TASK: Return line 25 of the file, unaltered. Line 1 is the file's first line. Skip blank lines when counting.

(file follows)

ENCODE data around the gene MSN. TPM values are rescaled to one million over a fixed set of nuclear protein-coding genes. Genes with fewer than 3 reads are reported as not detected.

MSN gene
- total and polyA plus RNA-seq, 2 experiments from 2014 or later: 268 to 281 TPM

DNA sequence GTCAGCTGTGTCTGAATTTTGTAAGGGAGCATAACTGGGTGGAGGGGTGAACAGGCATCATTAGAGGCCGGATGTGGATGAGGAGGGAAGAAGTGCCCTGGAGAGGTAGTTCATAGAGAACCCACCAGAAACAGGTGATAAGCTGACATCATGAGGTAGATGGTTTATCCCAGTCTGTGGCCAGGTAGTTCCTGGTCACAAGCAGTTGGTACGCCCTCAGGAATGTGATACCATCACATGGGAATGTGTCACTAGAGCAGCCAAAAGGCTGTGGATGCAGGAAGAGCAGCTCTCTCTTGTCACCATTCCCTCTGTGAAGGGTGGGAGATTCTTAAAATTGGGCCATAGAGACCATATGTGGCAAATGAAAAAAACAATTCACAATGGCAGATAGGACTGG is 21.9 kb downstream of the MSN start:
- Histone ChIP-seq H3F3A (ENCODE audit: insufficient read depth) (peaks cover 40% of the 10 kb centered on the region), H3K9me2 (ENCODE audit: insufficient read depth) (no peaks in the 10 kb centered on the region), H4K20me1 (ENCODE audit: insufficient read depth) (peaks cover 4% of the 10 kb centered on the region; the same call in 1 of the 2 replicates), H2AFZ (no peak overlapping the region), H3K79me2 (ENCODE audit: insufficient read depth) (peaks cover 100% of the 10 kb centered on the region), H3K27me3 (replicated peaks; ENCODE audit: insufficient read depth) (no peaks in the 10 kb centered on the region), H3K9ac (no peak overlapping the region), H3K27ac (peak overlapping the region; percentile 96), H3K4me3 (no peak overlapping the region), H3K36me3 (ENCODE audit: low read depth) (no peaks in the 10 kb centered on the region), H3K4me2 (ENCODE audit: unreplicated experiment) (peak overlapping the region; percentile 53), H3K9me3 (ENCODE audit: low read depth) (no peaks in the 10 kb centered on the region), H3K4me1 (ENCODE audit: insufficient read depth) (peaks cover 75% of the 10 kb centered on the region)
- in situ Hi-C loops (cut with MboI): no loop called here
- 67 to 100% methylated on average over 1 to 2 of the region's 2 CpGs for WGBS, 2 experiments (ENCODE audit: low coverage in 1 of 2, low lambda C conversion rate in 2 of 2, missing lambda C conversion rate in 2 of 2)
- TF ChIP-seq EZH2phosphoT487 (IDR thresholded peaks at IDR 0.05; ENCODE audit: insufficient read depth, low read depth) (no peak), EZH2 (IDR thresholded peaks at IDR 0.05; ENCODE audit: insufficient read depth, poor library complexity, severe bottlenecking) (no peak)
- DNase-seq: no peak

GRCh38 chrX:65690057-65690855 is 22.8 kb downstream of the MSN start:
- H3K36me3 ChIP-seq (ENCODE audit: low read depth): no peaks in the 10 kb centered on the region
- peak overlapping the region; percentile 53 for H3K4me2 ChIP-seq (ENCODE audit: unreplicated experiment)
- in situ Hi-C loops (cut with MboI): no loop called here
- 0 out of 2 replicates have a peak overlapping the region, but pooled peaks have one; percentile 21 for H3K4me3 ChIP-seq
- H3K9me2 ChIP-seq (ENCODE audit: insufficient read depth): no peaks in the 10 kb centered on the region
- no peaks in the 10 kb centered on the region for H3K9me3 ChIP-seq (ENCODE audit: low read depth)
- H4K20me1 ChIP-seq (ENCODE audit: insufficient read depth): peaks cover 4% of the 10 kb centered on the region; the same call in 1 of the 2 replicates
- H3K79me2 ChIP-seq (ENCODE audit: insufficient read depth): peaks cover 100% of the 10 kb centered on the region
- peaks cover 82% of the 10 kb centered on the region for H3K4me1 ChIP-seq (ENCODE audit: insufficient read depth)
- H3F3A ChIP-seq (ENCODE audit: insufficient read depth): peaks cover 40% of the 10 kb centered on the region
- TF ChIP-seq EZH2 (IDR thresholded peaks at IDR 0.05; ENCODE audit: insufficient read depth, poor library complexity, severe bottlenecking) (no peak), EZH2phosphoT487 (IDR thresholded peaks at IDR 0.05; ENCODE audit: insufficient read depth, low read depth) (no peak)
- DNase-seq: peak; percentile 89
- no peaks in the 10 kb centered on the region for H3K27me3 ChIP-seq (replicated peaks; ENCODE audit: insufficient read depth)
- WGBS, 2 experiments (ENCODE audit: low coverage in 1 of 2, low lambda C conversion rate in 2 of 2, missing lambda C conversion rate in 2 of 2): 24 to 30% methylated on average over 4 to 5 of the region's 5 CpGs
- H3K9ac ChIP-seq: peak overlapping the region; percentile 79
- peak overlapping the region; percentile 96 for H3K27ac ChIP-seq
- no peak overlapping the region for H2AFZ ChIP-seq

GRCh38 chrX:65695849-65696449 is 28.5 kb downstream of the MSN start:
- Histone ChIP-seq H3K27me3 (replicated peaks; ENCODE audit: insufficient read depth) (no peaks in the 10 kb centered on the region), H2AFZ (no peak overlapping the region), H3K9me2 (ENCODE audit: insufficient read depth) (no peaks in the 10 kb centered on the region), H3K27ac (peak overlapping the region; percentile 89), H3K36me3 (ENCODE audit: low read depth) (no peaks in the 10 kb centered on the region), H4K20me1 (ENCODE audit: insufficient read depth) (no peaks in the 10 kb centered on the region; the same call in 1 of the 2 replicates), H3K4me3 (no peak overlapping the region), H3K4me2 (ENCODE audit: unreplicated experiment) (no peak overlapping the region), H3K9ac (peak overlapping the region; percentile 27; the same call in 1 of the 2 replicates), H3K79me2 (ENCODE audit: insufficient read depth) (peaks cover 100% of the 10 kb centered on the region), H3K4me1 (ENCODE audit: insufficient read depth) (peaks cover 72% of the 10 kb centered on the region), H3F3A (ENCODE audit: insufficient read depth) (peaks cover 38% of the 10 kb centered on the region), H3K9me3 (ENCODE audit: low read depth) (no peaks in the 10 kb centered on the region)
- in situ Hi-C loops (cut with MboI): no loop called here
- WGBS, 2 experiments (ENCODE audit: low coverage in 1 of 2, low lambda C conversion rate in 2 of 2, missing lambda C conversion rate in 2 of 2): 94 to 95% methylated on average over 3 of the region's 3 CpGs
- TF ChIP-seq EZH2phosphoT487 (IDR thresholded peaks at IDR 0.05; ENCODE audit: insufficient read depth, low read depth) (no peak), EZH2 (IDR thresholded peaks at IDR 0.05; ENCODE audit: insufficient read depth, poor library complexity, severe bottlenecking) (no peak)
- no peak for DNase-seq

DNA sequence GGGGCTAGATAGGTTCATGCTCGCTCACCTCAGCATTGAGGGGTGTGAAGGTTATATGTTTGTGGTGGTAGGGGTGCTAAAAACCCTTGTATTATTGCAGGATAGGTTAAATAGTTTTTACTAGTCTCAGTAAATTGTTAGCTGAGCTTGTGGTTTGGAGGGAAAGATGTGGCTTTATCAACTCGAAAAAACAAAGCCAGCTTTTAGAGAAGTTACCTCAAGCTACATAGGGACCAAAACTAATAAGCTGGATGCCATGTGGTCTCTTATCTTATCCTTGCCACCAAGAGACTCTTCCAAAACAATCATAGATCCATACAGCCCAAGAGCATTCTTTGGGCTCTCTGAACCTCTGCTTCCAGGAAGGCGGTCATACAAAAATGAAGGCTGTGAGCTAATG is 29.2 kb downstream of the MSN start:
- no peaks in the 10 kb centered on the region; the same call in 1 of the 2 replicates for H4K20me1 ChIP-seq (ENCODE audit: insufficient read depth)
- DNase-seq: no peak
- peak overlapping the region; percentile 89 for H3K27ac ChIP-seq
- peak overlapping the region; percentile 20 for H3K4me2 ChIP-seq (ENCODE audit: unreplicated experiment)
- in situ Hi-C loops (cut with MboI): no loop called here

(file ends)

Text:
- H3K9ac ChIP-seq: peak overlapping the region; percentile 79